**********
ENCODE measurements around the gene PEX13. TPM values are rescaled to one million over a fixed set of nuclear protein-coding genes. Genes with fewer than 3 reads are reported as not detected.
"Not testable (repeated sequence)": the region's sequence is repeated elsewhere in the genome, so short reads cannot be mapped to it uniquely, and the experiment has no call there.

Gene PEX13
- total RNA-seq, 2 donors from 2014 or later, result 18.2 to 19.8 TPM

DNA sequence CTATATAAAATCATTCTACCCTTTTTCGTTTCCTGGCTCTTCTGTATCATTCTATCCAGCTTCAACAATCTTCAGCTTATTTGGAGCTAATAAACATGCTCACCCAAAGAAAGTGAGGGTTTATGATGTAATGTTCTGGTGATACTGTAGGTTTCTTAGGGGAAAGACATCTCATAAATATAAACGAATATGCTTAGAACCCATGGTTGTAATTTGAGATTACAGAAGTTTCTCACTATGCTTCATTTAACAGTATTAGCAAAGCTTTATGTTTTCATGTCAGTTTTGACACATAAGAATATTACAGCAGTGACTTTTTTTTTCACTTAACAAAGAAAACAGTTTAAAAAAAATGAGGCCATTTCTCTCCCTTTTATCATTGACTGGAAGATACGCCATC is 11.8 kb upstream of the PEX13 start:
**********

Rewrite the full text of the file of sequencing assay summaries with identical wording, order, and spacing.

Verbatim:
ENCODE measurements around the gene PEX13. TPM values are rescaled to one million over a fixed set of nuclear protein-coding genes. Genes with fewer than 3 reads are reported as not detected.
"Not testable (repeated sequence)": the region's sequence is repeated elsewhere in the genome, so short reads cannot be mapped to it uniquely, and the experiment has no call there.

Gene PEX13
- total RNA-seq, 2 donors from 2014 or later, result 18.2 to 19.8 TPM

DNA sequence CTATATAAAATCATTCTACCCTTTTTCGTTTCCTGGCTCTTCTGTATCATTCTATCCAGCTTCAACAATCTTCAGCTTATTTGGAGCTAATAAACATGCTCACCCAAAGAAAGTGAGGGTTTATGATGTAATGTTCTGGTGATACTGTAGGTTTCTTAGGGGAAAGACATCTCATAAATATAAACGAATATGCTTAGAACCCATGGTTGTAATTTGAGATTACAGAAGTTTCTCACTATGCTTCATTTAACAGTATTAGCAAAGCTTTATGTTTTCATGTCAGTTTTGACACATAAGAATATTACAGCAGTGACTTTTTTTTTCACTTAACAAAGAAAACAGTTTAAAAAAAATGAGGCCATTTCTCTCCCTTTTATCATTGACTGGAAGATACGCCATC is 11.8 kb upstream of the PEX13 start: